Greensburg — This is the second part of a series about events in Greensburg in April 1907.
Last week’s column ended as Dr. Calvin D. Davis wrote that it was an established fact that Greensburg’s African American community in the late nineteenth century and early twentieth century contained people of considerable achievement who were respected and liked by their white neighbors. He continued:
“As years passed young people, black and white, found few jobs available in Greensburg. The number of industries grew smaller. Farmers throughout the 1920s and 1930s had inadequate markets and some of them started using machinery which cut down on the need for laborers. African American and whites left. Soon all the African American men were gone. Only a few African American women remained. The situation began to change a few years ago. The market for farm products increased around the world. Factories were built just west of downtown Greensburg and then others were built on the northeastern side.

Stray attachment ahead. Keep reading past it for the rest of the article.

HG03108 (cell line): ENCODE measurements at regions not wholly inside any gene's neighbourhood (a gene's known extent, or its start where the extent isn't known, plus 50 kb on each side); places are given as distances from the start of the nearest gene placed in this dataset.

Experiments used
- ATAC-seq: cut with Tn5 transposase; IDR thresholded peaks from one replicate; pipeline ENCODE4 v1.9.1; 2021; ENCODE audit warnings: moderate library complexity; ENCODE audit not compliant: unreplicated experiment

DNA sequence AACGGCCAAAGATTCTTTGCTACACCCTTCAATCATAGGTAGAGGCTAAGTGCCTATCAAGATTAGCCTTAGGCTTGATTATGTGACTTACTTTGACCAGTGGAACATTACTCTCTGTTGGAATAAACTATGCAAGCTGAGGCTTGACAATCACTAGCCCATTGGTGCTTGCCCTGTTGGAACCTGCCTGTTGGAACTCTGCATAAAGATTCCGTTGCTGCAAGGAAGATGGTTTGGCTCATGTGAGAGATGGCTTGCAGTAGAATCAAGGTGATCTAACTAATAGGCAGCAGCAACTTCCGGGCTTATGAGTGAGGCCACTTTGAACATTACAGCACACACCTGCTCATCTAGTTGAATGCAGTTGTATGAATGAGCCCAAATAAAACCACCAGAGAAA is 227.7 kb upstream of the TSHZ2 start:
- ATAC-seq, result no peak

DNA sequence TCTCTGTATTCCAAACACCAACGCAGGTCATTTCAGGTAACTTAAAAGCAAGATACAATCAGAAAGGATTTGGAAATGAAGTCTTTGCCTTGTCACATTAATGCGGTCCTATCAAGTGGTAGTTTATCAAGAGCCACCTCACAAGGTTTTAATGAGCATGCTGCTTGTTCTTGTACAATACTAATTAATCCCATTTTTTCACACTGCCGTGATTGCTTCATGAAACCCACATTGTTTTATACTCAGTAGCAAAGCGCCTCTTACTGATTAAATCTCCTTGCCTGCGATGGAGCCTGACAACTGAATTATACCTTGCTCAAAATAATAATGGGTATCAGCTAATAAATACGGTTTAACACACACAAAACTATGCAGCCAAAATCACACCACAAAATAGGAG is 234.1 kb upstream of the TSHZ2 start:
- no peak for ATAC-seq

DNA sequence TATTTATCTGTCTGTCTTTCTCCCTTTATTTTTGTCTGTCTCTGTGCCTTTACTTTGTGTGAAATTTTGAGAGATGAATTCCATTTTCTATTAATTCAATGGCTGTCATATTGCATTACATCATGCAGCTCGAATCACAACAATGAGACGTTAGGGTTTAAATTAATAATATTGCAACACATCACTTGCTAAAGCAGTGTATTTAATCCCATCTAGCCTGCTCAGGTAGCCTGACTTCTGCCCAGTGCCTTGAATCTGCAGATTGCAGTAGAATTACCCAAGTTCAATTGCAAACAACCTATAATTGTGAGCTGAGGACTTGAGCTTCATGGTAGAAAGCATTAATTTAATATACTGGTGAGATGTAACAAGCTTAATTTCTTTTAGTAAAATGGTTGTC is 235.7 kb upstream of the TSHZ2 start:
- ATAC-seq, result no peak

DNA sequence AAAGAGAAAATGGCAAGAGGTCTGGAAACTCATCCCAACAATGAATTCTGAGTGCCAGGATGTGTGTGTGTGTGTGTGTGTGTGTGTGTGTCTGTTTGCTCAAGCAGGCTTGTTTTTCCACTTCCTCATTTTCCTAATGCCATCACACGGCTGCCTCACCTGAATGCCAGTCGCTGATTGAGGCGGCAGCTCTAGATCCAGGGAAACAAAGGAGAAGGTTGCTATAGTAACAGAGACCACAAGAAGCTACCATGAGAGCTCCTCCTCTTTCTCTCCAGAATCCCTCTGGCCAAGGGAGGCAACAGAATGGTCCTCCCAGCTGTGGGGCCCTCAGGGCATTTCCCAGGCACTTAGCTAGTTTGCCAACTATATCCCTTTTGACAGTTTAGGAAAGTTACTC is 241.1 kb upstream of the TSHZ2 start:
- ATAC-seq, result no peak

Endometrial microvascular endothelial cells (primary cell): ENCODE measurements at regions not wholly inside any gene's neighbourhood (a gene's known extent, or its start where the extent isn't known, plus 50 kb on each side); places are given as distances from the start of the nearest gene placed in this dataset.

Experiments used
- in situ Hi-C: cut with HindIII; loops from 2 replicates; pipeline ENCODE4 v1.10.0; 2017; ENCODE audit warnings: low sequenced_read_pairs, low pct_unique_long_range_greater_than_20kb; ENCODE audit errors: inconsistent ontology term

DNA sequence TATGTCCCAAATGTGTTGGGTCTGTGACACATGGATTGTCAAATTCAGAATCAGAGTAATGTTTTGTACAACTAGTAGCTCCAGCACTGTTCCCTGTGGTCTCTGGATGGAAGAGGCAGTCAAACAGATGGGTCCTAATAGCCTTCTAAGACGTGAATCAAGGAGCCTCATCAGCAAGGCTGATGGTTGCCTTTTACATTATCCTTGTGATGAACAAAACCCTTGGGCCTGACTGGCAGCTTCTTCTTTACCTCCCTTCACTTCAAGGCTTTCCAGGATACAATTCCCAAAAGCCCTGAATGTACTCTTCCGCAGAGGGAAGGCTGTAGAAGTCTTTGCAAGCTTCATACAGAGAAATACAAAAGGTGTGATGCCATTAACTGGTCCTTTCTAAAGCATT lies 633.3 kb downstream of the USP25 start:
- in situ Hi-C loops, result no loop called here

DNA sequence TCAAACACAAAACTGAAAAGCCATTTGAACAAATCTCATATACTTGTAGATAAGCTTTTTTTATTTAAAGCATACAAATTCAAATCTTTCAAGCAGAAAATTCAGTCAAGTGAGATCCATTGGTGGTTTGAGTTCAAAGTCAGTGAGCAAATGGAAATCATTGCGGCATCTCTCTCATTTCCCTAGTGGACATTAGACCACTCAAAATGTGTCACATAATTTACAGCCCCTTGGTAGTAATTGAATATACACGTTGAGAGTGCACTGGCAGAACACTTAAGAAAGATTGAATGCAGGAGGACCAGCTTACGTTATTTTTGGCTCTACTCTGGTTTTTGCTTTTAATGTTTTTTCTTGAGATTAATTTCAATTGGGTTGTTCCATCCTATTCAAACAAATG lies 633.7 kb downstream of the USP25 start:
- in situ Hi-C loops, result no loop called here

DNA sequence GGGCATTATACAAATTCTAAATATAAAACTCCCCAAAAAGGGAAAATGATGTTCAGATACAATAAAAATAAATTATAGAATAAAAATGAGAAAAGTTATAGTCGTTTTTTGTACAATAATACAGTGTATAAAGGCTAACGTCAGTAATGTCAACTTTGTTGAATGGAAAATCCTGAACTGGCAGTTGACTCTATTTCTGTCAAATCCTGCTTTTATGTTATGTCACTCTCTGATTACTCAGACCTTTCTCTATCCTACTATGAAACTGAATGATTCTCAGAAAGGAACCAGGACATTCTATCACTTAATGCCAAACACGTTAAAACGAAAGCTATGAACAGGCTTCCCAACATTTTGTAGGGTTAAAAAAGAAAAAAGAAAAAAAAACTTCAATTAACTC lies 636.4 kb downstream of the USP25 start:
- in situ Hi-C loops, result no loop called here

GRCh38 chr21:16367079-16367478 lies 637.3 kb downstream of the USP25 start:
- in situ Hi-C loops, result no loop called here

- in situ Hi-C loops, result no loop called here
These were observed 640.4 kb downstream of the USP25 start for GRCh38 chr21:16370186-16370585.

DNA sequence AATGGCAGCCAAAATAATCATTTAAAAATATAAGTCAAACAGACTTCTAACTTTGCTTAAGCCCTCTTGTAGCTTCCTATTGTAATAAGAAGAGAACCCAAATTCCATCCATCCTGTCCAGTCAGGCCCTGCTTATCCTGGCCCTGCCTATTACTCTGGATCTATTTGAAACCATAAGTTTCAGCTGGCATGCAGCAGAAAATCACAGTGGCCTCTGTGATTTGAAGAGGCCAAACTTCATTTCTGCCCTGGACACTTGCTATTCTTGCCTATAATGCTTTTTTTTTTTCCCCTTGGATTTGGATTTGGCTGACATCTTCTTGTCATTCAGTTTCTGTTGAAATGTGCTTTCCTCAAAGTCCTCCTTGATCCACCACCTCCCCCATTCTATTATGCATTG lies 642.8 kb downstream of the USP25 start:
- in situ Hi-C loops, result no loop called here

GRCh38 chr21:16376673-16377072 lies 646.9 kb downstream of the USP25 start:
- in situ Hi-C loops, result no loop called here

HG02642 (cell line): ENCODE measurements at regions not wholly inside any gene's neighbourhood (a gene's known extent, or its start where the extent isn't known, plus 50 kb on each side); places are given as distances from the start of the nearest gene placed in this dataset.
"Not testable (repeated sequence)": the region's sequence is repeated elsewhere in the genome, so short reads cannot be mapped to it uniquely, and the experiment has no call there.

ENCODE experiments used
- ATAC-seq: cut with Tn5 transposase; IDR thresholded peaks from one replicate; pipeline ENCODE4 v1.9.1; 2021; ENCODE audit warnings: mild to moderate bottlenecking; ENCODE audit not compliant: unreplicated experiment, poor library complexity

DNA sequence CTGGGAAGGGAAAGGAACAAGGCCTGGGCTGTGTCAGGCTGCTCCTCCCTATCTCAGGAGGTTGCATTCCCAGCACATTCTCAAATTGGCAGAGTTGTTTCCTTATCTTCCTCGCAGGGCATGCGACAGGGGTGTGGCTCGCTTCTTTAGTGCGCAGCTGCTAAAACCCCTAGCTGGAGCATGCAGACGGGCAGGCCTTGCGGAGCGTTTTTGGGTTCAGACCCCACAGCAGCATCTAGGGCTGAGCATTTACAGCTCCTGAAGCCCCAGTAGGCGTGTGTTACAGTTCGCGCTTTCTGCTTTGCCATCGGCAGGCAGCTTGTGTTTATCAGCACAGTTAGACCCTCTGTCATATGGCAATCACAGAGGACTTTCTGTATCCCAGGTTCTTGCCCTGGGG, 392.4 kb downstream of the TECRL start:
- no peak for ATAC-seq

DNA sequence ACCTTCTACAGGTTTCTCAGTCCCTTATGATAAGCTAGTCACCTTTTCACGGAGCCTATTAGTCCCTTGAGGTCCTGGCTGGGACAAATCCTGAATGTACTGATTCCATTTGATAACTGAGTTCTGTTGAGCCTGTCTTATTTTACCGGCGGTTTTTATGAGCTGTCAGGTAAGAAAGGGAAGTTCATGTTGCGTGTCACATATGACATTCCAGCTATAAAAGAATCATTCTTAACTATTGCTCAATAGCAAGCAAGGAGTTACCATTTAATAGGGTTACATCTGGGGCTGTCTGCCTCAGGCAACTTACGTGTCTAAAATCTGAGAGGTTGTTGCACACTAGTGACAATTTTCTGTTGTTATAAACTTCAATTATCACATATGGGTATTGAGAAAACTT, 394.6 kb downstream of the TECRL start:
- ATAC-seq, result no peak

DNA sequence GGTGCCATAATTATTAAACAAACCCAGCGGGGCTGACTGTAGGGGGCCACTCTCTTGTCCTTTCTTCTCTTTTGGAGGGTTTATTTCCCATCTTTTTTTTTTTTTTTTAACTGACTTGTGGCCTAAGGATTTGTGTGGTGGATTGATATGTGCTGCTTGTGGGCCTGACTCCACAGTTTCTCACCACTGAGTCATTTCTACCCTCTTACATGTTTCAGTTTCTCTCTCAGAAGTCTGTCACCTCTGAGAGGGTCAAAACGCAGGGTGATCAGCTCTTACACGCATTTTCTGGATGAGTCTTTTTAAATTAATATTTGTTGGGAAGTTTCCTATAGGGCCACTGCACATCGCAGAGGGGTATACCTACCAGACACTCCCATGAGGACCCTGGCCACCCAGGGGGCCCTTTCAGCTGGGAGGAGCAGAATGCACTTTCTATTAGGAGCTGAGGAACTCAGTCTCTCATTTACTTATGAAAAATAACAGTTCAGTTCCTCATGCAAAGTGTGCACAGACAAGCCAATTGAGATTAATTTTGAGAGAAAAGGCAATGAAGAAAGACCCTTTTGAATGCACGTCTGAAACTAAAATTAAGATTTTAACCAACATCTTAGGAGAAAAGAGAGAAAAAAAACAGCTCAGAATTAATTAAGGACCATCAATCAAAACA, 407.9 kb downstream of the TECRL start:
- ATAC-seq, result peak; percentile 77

“At least one factory is owned by a Japanese firm, another by a French firm. Japanese, Chinese, South Asians, Filipinos and African-Americans appeared in Greensburg. It should be noted that some individuals of Asian or African ancestry who are now citizens of Greensburg and Decatur County were here before Honda arrived.
“Racial topics, especially those which concern this country, often cause American historians difficulty. It is easy to offend even when there is no intention or need of offending. For that reason American historians should be careful when dealing with such topics to consider all available evidence. During my last years as a teacher at Duke University I was privileged to have as a colleague the late John Hope Franklin, probably the greatest late twentieth century American historian of black Americans whose wise, compassionate interpretations of history wins the admiration of all who read his books. Franklin was an African-American and a great American citizen.